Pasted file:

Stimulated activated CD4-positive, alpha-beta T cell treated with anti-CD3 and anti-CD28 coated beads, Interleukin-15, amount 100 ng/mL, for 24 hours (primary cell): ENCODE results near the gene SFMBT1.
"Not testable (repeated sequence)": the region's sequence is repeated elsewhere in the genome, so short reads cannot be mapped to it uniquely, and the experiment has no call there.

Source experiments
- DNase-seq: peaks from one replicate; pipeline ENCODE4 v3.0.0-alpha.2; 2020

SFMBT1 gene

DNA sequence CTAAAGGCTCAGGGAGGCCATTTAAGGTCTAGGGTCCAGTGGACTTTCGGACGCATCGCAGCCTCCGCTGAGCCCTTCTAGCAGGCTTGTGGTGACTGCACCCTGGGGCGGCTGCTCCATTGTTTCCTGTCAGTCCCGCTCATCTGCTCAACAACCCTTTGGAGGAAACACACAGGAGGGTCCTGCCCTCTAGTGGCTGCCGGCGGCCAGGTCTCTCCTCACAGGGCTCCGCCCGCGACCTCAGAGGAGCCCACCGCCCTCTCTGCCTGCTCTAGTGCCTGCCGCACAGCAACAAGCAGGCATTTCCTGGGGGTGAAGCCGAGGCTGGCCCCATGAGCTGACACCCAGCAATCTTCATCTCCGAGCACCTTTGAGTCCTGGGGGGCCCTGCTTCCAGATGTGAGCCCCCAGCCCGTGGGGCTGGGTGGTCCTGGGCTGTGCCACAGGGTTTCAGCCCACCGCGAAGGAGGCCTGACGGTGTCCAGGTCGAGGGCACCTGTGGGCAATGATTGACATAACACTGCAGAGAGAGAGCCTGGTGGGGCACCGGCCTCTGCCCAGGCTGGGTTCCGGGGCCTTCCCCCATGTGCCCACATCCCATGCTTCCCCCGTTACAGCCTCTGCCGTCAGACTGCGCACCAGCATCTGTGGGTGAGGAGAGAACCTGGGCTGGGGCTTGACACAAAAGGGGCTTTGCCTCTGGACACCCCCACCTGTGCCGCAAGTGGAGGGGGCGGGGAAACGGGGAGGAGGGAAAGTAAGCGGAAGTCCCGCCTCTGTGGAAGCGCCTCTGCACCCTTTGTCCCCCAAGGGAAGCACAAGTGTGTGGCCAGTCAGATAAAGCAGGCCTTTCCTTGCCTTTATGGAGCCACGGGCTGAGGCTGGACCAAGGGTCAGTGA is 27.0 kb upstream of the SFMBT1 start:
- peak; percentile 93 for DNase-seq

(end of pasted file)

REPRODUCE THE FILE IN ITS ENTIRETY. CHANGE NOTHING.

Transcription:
Stimulated activated CD4-positive, alpha-beta T cell treated with anti-CD3 and anti-CD28 coated beads, Interleukin-15, amount 100 ng/mL, for 24 hours (primary cell): ENCODE results near the gene SFMBT1.
"Not testable (repeated sequence)": the region's sequence is repeated elsewhere in the genome, so short reads cannot be mapped to it uniquely, and the experiment has no call there.

Source experiments
- DNase-seq: peaks from one replicate; pipeline ENCODE4 v3.0.0-alpha.2; 2020

SFMBT1 gene

DNA sequence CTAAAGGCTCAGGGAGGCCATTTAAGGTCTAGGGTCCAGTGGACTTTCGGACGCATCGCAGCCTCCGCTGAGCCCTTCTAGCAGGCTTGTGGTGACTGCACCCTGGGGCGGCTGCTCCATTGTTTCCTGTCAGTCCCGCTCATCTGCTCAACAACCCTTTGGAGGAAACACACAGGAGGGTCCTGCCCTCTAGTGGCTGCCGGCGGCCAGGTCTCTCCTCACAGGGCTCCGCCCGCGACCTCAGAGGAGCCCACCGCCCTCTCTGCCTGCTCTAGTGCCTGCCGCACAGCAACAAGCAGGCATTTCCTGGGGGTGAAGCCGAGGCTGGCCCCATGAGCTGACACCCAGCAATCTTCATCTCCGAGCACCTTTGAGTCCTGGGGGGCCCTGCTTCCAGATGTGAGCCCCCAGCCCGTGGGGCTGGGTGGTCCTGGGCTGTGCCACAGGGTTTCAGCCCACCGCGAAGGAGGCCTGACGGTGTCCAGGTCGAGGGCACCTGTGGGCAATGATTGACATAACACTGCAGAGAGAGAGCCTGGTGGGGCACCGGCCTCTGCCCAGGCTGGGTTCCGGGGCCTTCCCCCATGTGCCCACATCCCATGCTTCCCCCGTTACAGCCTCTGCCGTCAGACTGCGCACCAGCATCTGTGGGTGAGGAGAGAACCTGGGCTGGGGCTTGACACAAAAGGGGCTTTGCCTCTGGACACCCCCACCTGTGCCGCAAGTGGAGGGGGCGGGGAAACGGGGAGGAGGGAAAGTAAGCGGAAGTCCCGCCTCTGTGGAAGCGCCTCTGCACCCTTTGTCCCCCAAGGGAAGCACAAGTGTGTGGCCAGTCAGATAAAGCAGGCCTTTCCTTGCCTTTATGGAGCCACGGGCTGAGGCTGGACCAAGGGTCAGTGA is 27.0 kb upstream of the SFMBT1 start:
- peak; percentile 93 for DNase-seq